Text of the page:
Around 1 in 5 people diagnosed with cancer in the UK take part in a clinical trial.
A trial looking at different types of chemotherapy for acute myeloid leukaemia (AML 12)
This trial compared different treatments for acute myeloid leukaemia.
Doctors usually treat acute myeloid leukaemia with chemotherapy. The treatment is divided into 2 stages. The first stage is induction chemotherapy. This aims to get rid of any active disease (
This trial compared how well different treatments worked to
- Get AML into remission
- Stop the leukaemia from coming back
All the treatments had been used before and were known to work, but doctors were not sure which was best.
Some people taking part in the trial also had a drug called retinoic acid (also known as ATRA) to see if it helped one type of chemotherapy to work better.
The aims of this trial were to find out
- How well different types of induction chemotherapy worked
- If retinoic acid helped one type of chemotherapy to work better
- Whether people who had 5 courses of treatment in total lived longer than people who had 4 courses
- If people having a stem cell transplant as part of their consolidation treatment lived longer
Summary of results
The trial team found that
- The different types of induction chemotherapy worked about as well as each other and people lived for the same length of time whichever treatment they had
- Adding a 5th course of consolidation treatment did not change the length of time people lived after treatment (overall survival)
- Having a stem cell transplant reduced the risk of leukaemia coming back, but did not make a difference to overall survival
This trial recruited 3,459 people who were put into treatment groups by a computer. This is called randomisation. At the start of the trial, people were randomised to have one of the following combinations of chemotherapy drugs as induction treatment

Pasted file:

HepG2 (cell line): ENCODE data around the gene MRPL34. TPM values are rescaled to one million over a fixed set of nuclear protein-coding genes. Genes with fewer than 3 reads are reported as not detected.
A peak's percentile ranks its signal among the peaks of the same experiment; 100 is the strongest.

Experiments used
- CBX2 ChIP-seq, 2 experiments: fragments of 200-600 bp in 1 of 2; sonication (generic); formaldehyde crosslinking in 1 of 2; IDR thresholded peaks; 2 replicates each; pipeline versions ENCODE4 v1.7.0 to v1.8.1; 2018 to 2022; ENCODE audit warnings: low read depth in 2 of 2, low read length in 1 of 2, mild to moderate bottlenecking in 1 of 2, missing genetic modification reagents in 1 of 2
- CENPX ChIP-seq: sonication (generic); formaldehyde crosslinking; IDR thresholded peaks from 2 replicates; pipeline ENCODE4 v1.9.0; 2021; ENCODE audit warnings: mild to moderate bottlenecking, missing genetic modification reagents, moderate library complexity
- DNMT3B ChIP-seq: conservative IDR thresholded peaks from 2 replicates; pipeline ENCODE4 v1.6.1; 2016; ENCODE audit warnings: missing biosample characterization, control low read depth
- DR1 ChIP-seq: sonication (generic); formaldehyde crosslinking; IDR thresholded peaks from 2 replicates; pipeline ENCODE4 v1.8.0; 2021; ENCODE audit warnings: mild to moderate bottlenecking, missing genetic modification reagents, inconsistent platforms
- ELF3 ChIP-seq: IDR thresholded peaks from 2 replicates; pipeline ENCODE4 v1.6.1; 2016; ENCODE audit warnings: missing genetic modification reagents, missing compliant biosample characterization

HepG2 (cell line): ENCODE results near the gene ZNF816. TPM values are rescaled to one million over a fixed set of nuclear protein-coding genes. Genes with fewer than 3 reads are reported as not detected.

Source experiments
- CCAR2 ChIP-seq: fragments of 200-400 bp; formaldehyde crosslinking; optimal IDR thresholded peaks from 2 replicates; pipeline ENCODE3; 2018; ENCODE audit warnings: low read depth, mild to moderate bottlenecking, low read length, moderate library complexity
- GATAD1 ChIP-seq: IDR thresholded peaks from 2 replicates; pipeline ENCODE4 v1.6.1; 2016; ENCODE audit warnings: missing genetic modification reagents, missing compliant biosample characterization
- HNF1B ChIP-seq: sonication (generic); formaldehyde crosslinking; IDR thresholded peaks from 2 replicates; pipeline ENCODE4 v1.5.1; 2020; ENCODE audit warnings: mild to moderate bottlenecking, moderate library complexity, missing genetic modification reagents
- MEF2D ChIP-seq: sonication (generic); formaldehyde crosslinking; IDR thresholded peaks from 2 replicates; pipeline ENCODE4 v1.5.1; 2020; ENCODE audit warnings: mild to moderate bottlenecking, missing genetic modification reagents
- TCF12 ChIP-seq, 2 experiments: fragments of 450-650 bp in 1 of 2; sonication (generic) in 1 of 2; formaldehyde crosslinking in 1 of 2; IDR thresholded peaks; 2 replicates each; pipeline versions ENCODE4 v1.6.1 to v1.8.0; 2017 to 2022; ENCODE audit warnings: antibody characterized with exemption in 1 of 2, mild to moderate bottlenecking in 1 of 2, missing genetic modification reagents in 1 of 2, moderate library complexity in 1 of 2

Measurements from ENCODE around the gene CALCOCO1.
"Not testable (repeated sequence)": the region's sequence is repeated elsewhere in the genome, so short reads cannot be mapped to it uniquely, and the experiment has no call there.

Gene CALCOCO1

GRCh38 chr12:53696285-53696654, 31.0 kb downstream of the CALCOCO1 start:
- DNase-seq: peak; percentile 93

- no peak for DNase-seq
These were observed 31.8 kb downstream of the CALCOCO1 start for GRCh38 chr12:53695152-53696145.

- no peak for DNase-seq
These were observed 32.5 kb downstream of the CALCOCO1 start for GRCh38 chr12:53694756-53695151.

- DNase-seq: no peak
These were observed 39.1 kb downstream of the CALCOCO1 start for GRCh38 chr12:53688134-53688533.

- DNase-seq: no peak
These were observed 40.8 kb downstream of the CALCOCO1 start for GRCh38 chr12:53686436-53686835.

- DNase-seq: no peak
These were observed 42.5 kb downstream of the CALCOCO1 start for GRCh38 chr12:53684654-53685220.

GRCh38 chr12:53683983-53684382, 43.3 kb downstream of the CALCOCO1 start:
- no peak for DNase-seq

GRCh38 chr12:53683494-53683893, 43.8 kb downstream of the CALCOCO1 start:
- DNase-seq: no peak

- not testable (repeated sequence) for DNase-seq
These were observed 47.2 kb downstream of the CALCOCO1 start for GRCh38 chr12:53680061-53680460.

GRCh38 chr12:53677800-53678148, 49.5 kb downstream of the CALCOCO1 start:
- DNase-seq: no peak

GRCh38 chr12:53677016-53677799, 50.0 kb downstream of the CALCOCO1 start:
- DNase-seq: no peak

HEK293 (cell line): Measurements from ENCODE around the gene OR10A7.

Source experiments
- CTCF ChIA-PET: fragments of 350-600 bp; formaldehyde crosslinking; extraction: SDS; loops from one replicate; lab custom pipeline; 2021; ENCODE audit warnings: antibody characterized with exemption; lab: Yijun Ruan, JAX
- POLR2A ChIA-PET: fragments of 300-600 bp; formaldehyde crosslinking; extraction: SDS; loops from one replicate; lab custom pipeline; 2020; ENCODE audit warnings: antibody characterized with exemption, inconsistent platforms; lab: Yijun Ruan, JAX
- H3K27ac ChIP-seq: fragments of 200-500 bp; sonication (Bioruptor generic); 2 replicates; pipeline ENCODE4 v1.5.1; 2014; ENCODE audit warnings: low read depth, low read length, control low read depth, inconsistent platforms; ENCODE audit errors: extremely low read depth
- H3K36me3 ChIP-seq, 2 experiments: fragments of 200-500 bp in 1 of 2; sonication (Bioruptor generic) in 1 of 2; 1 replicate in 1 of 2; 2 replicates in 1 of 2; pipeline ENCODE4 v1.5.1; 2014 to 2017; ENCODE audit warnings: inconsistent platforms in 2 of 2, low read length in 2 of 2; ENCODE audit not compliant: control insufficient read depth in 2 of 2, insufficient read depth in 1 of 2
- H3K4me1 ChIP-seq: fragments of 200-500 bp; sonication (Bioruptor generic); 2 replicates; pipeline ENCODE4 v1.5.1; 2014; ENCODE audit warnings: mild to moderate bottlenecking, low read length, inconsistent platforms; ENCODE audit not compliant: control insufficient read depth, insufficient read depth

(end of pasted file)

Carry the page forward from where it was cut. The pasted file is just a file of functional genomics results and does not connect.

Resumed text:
- Ara C, daunorubicin and etoposide (ADE)
- Mitoxantrone, Ara C and etoposide (MAE)
Some people were also randomised to have a growth factor called G-CSF or to have a dummy drug (placebo). The results showed that 81 out of every 100 people (81%) responded to G-CSF. Their overall survival was a little worse. But there was not much difference to how well they recovered after treatment or the time it took for leukaemia to come back.
People joining the trial from November 1998 onwards had a combination of daunorubicin, Ara c and thiogaunine (DAT). They were randomised to have either a standard dose of Ara C or double the standard dose. They were also randomised to have ATRA or not.
After the induction chemotherapy, 85 out of every 100 people (85%) had no sign of their leukaemia on examination or tests. The results showed that ATRA made no difference to the treatment outcome.
At consolidation treatment, people could be randomised to have a total of either 4 or 5 courses of treatment. They could also be randomised to have either chemotherapy or a stem cell transplant as their last course of treatment.
The researchers followed up the people taking part for an average of about 8 and a half years. They found that neither a 5th course of treatment nor a stem cell transplant made a difference to overall survival.
We have based this summary on information from the team who ran the trial. The information they sent us has been reviewed by independent specialists (
How to join a clinical trial
Please note: In order to join a trial you will need to discuss it with your doctor, unless otherwise specified.
Professor Alan Burnett
Medical Research Council (MRC)
National Institute for Health Research Cancer Research Network (NCRN)